Forensic entomology dubbed scariest job of 2010

People scare local entomologist, not bugs
 
They live in a world of creepy-crawlies, collecting the flies, maggots and beetles that live off the dead. 
 

Because it’s such a macabre profession, forensic entomology this Halloween season has been dubbed the scariest job of 2010 by Careercast.com, a job-search website. In winning that dubious distinction, it edged out jobs such as communications tower technician, bomb squad technician, crime scene decontamination technician and medical test subject.

Not surprisingly, John Wallace disagrees.

The Millersville University professor is one of 15 forensic entomologists in the world certified by the American Board of Forensic Entomology.

“To me, there are many scarier jobs,” said Wallace, 49. “Bomb squad? Climbing a communications tower? I can’t see doing that. You can tempt fate only so often. What’s my risk? The person is already deceased.”

Wallace agrees that some aspects of his job might creep people out, especially those with a fear of insects. Forensic entomologists simply can’t afford that phobia because bugs are their bread and butter.

So to speak.

Still, it’s not every day a reporter hears someone ask an assistant, “Have you seen my jars of maggots?”

He didn’t find his maggots, but he does have a display case of insects, including blowflies, rogue and carrion beetles and other bugs that speed or hinder decomposition.

Because of popular TV shows focusing on crime-scene investigations, it’s often forgotten that forensic entomology has more uses than just determining how long a person has been dead.

Wallace once helped a veterinarian expose a false claim by a client who said his dog contracted maggots at the doctor’s clinic by determining the age of the maggots.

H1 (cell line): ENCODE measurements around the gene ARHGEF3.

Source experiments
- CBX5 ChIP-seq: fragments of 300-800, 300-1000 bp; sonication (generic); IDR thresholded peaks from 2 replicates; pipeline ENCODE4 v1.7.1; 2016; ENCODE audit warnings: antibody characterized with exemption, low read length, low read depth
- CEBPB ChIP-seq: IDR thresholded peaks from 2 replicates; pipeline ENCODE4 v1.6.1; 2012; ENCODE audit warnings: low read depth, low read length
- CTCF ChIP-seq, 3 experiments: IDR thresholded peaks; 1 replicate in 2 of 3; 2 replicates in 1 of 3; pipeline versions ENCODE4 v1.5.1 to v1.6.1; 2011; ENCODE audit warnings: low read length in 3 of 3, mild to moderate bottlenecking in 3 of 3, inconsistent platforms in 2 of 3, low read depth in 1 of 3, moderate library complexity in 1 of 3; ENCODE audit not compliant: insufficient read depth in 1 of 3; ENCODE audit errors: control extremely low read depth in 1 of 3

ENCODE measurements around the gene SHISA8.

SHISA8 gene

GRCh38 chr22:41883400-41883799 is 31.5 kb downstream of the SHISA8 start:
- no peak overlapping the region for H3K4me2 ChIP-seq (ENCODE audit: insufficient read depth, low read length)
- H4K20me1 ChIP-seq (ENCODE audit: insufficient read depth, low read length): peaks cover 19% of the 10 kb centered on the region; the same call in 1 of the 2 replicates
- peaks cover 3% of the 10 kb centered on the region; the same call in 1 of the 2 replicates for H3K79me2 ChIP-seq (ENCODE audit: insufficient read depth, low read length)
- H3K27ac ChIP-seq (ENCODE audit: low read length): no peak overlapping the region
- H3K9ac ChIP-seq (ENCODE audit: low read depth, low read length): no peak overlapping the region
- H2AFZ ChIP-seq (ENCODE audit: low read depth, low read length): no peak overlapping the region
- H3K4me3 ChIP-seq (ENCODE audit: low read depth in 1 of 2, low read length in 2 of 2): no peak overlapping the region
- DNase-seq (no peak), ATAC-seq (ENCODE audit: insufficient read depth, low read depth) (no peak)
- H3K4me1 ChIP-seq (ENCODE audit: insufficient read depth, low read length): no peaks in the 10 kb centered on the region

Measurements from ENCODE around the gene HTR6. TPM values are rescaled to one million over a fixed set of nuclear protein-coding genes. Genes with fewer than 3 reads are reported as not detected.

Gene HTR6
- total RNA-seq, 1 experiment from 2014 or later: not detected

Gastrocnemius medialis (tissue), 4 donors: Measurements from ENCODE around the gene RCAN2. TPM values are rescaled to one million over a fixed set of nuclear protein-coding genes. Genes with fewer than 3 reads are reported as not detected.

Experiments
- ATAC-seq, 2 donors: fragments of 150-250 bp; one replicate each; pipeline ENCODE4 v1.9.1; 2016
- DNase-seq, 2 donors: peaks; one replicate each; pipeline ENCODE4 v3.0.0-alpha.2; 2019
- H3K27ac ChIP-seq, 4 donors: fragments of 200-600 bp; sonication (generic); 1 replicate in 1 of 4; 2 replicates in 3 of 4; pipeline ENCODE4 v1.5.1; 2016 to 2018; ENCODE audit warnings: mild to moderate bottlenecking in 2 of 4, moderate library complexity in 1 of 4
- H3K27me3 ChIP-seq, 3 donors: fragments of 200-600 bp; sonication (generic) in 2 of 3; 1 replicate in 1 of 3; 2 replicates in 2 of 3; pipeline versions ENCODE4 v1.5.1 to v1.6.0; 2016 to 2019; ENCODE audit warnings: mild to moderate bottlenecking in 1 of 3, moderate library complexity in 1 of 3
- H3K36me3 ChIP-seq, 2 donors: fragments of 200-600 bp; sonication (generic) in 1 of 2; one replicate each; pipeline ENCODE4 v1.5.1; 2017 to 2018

His expertise also is useful in cases of elder abuse and food contamination.

Wallace has one student working on wildlife entomology, which can be used to help in cases of poaching or other conservation crimes.

“She developed a technique to isolate wildlife DNA in maggot tissue,” Wallace said.

Still, there is no denying that forensic entomology can play an important role in solving murders, and Wallace has been part of that process.

In 2007, he helped the Innocence Project with a criminal appeal involving Kennedy Brewer, who was accused in Mississippi of raping and murdering a 3-year-old girl. The primary evidence against Brewer, who had been sentenced to death, were 19 sets of bite marks on the child’s body that the prosecution claimed were Brewer’s.

The defense, however, maintained that the bites were made by crayfish in the creek where the body had lain for three days.

Wallace traveled to the crime scene, collected three dozen crayfish and brought them back to his Millersville laboratory. There he kept them in a tank along with a dead pig.

He concluded that the marks left by the crayfish exactly matched the pattern of bites on the body. The evidence exonerated not just Brewer, but also Levon Brooks, who had been sentenced to life in prison after similar evidence had helped prosecutors convict him of a different homicide. Police later arrested Justin Albert Johnson, who confessed to both killings.

“So Kennedy Brewer was freed, and Levon Brooks was freed,” Wallace said. “They were wrongly convicted. That, for me, was a red-letter day.”

Closer to home, Wallace helped prosecutors during the trial of Micah Stewart, accused of the 2004 murder of his girlfriend, Courtney Fry. Visiting the morgue where her skeletal remains had been taken after being discovered in a Manor Township field in January 2005, he collected black soldier flies.